// Use a few longs, it would surprise me if it takes more than 0.2 ms.

//       !!! Project >> Add Reference >> System.Numerics !!!
using Xint = System.Numerics.BigInteger;
using System.Diagnostics;
using System;

class FibonacciHighLow
{
    private static int nob;                           // number of bits
    private static Stopwatch sw = new Stopwatch();
    static void Main()
    {
        for (int n = 1953125; n <= 1000000000; n *= 2)
        {
            Console.WriteLine("F(" + n + ")");
            string s = hexXint(HighFib(n));
            Console.WriteLine("bits: " + nob);
            Console.WriteLine(" MSB: " + s);
            HighFib(n);
            sw.Restart();
            for (int i = 0; i < 1000; i++)
            {
                HighFib(n);
                //hexXint(HighFib(n));               
            }
            sw.Stop();
            Console.WriteLine("time: " + sw.ElapsedMilliseconds + " us");
            s = hexXint(LowFib(n));
            Console.WriteLine(" LSB: " + s);
            LowFib(n);
            sw.Restart();
            for (int i = 0; i < 1000; i++)
            {
                LowFib(n);
                //hexXint(LowFib(n));
            }
            sw.Stop();
            Console.WriteLine("time: " + sw.ElapsedMilliseconds + " us");
            Console.WriteLine();
        }
        Console.ReadLine();
    }

    public static Xint LowFib(int n)
    {
        Xint Mask = (Xint.One << 80) - 1;
        Xint[] F = { 0, 1 };
        for (int i = fL2(n); i >= 0; i--)             // floorLog2
        {
            Xint L = 2 * F[1] - F[0];                 // L is a Lucas Number(2,1,3,4,7,..)
            switch ((3 << i & n) >> i)
            {
                case 0: F = new Xint[2] { L * F[0], L * F[1] - 1 }; break;
                case 2: F = new Xint[2] { L * F[0], L * F[1] + 1 }; break;
                case 1: F = new Xint[2] { L * F[1] - 1, L * (F[1] + F[0]) - 1 }; break;
                case 3: F = new Xint[2] { L * F[1] + 1, L * (F[1] + F[0]) + 1 }; break;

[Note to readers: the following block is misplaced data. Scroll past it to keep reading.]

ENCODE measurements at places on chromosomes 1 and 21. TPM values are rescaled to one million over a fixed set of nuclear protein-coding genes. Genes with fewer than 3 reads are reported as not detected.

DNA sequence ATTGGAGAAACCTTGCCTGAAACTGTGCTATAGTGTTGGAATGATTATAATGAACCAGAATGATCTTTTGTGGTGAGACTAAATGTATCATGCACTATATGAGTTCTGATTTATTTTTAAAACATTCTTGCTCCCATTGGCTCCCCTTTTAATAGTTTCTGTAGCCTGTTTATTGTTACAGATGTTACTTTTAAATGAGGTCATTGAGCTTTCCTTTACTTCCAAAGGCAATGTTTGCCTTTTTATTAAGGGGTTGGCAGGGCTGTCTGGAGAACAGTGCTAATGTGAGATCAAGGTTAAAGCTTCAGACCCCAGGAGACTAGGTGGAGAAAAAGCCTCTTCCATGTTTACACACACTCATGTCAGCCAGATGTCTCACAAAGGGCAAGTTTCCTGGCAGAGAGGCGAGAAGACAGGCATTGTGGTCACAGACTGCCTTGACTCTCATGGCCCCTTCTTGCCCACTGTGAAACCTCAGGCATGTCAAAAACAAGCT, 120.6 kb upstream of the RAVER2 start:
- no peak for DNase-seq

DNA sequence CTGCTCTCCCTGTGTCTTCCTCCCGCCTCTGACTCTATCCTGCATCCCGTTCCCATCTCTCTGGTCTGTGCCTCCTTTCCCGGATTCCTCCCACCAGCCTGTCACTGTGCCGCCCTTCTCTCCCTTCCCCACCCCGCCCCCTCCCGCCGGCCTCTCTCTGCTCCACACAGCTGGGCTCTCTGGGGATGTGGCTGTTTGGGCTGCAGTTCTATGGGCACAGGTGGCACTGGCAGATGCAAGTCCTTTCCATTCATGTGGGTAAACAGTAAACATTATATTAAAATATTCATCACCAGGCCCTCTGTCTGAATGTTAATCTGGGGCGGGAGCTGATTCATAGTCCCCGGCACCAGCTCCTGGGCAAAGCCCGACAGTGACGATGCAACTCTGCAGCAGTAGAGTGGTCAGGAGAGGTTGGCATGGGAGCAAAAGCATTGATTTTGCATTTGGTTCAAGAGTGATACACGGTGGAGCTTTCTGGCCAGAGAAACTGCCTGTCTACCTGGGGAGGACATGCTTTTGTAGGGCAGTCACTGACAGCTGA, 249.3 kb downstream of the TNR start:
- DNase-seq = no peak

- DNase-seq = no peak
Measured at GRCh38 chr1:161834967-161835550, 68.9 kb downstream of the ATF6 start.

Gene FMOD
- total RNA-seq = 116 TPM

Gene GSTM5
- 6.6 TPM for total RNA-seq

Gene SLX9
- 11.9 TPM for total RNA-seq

}
            F[0] &= Mask;
            F[1] &= Mask;
        }
        return F[0];
    }
    // To do: 
    // case 0: F[1] = (L * F[1] - 1) & Mask;
    // if (F[1] < 0) F[1] = Mask; // ????
    // Looks like LowFib can be exact.
    // Test it with small Mask values (decimal 1,3,7,15,.../binary 1,11,111,1111,....)
    //    A few years ago I wrote Knuth's classical division algorithm in TWITS (TWo bITS)
    //    It's quite difficult to test it when bytes, ushorts or uints are used.
    //    With twits it's a lot easier.
    // Or, even better, don't, because:
    // mathworld.wolfram.com/FibonacciNumber.html
    // F(2^n + 2^(n+1)) ends in n+2 zeroes binary.
    // So 80 zeroes, n=78, 2^78+2^79, F(906.694.364.710.971.881.029.632) ends in 80 zeroes.

    public static Xint HighFib(int n)
    {
        Xint Mask = (Xint.One << 160) - 1;
        Xint[] F = { 0, 1 };
        int i = fL2(n);
        for (; i >= 0 && bL(F[0]) <= 160; i--)        // bitLength
        {
            Xint L = 2 * F[1] - F[0];
            switch ((3 << i & n) >> i)
            {
                case 0: F = new Xint[2] { L * F[0], L * F[1] - 1 }; break;
                case 2: F = new Xint[2] { L * F[0], L * F[1] + 1 }; break;
                case 1: F = new Xint[2] { L * F[1] - 1, L * (F[1] + F[0]) - 1 }; break;
                case 3: F = new Xint[2] { L * F[1] + 1, L * (F[1] + F[0]) + 1 }; break;
            }

        }
        int s = bL(F[0]) - 160;                       // shift
        int t = s;                                    // total shift
        F[0] >>= s;
        F[1] >>= s;
        for (; i >= 0; i--)
        {
            Xint L = 2 * F[1] - F[0];
            if ((1 << i & n) >> i == 0)
            {
                F[0] *= L; F[1] *= L;
            }
            else
            {
                F = new Xint[2] { L * F[1], L * (F[1] + F[0]) };
            }
            t *= 2;
            s = bL(F[0]) - 160;
            t += s;
            F[0] >>= s;
            F[1] >>= s;

        }
        t += bL(F[0]);
        nob = t;
        return F[0] >>= 80 + (8 - t & 7);
    }
    // mathworld.wolfram.com/FibonacciNumber.html
    // Edd Pegg Jr.'s plot(2003) might indicate that
    // repeating zeroes (binary) in Fibonacci Numbers,
    // in our case 160 zeroes, arise for F(VERY VERY LARGE)

    private static int fL2(int n) { int i = -1; while (n > 0) { i++; n /= 2; } return i; }

    private static int bL(Xint X)
    {
        byte[] bytes = X.ToByteArray();
        int i = bytes.Length - 1;
        return i * 8 | bitLengthMostSignificantByte(bytes[i]);
    }
    private static int bitLengthMostSignificantByte(byte b)
    {
        return b < 08 ? b < 02 ? b < 01 ? 0 : 1 :
                                 b < 04 ? 2 : 3 :
                        b < 32 ? b < 16 ? 4 : 5 :
                                 b < 64 ? 6 : 7;
    }

    private static string hexXint(Xint X)
    {
        byte[] bytes = X.ToByteArray();
        byte[] zeros = new byte[10];
        int i = bytes.Length;
        if (i == 11) i--;
        for (--i; i >= 0; i--)
        {
            zeros[i] = bytes[i];
        }
        string s = zeros[9].ToString("X2");
        for (i = 8; i >= 0; i--)
        {
            s += " " + zeros[i].ToString("X2");
        }
        return s;
    }
}